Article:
Joined: 2/17/2012

Whitman's Sampler

Wanted to discuss the Pitch axis filtering / decimation a bit (volume axis is ~identical):

First: the Nyquist limit is simply 1/2 the sample rate, and the sample rate is just the clock rate of a digital filter.  If we try to sample waveforms with frequency components (harmonics) that are above the Nyquist rate, then they will alias downward in frequency, possibly causing havoc.  This is a form of non-linear distortion, and you can't do much about it with filters and such to get rid of it after it has happened, so we want to avoid aliasing if at all possible because it causes permanent degradation.  Aliasing can and will happen every time something is sampled, even when doing innocuous seeming things like generating waveforms, and all we can do is minimize it.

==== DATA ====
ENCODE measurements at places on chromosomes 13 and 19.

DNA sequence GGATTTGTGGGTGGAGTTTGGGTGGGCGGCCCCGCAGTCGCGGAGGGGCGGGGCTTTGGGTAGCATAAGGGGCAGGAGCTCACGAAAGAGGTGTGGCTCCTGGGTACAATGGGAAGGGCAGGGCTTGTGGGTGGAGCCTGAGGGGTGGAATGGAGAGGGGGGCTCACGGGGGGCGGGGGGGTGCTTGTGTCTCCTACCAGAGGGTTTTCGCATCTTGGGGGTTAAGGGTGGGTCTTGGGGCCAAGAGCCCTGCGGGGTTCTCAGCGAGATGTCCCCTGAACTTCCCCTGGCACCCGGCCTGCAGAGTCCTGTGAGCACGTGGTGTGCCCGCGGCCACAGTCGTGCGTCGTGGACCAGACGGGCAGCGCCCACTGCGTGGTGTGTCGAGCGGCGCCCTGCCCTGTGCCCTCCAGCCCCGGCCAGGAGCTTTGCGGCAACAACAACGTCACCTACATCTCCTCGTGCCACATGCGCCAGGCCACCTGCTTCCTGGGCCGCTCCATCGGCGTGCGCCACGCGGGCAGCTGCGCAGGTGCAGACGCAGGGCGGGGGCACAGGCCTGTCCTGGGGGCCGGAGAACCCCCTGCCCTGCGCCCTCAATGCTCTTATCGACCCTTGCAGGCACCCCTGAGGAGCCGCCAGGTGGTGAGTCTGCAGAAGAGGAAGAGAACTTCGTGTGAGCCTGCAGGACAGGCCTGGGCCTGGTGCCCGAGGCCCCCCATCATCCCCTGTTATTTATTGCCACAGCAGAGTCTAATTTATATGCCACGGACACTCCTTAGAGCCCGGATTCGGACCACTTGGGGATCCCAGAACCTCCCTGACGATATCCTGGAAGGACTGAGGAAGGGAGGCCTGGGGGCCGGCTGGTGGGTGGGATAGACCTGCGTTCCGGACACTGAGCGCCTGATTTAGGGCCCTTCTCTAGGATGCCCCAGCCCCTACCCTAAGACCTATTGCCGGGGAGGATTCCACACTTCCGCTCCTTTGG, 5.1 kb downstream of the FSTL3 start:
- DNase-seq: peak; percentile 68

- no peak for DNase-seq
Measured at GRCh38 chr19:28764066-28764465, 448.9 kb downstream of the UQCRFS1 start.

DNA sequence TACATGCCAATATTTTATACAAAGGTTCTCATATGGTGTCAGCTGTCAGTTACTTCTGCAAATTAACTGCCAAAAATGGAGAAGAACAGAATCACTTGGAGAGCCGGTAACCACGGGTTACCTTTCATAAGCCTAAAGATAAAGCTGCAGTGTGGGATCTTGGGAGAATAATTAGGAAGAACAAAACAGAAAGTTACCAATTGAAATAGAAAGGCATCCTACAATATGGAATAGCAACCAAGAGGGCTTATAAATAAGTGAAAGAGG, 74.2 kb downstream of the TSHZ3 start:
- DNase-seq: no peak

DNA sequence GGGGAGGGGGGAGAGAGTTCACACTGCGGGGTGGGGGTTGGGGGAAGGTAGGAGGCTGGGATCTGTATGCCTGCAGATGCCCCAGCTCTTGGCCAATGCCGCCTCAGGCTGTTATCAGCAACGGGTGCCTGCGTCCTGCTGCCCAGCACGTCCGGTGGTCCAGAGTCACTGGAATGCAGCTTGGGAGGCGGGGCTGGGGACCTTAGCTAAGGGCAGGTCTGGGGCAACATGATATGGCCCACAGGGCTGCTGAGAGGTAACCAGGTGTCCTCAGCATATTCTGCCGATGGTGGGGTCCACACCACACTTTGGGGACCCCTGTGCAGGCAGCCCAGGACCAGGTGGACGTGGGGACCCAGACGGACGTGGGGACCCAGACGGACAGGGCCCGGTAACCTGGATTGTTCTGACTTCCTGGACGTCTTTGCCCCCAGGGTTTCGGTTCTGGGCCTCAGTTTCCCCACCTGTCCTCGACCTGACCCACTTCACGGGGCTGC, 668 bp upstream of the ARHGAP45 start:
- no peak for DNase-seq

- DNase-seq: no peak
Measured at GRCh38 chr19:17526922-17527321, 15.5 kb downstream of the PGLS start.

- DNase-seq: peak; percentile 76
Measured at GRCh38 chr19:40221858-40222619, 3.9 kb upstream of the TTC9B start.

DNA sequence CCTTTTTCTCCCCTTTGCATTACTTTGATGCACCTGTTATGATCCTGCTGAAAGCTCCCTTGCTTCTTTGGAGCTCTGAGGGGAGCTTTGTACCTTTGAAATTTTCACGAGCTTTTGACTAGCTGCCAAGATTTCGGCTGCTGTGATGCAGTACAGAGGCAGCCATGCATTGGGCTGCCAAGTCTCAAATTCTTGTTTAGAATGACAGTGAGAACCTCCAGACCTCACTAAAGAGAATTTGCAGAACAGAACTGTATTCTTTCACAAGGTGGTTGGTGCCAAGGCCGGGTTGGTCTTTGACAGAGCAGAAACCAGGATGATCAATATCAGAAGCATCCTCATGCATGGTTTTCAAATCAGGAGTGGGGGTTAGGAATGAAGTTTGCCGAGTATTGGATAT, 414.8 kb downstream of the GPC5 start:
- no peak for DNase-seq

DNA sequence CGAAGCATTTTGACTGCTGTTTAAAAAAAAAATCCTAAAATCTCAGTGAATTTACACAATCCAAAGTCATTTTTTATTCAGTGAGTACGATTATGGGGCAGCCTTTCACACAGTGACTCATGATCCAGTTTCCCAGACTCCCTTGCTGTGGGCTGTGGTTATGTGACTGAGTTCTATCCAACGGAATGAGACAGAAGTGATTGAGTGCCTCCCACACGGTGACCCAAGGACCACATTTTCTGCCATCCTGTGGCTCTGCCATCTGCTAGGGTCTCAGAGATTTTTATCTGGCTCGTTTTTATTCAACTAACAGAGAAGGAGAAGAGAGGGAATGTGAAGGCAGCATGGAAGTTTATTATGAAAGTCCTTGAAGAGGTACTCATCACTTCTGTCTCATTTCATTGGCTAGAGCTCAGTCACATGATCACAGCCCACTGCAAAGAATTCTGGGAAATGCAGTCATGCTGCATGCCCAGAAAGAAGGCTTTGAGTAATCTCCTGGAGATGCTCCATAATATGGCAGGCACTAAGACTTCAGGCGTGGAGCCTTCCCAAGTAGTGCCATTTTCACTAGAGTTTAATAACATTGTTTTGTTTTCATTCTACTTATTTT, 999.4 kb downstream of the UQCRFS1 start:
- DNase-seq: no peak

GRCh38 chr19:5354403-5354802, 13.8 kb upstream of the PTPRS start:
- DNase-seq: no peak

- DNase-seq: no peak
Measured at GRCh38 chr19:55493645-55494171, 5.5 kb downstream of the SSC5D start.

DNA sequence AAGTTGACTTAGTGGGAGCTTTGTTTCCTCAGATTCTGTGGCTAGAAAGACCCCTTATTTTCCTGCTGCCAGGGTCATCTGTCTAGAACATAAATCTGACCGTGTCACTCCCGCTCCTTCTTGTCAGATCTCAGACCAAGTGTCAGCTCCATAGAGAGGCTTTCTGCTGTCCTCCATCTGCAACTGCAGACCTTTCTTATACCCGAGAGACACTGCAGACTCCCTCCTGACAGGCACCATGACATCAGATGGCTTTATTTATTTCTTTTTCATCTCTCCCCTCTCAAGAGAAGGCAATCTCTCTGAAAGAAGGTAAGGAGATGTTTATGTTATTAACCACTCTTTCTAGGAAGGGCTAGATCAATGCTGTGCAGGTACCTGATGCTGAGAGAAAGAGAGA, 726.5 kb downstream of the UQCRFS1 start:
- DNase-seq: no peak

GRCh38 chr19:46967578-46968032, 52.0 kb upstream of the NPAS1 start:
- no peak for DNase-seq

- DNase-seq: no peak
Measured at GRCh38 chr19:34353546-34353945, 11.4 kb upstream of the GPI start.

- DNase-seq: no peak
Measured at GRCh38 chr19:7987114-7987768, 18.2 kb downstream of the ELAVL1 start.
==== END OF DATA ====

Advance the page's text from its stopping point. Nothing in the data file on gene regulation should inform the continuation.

Second: For simplicity, these are back-of-the-envelope 1st order type calculations, but they are actually good enough to do the full design.

The DPLL forms a first order low pass IIR (infinite impulse response, or recursive, equivalent to an RC analog) filter for phase noise, which means it filters out input components that are above a certain cutoff frequency.  The loop gain of the DPLL sets the cutoff frequency, or the frequency above which the filtering starts, and below this there is no filtering action.  The loop gain is an ill-specified parameter, one factor in particular is the LC Q, so we can only estimate the cutoff to be somewhere around 148Hz.  Since it is clocked at 196.67MHz (actually 196.666667MHz) and it uses DDR elements at the I/O, this puts Nyquist at 196.67MHz, so it can effectively filter and reduce incoming noise, RF, etc. all the way up to 196.67MHz.  Above that noise is free to enter and alias.  So it's clear that we want the effective sampling rate of the outside world to be as high as possible for aliasing reasons, as well as for maximum resolution reasons. The output of the DPLL for axis data use is the frequency number into the NCO, which is 32 bits wide.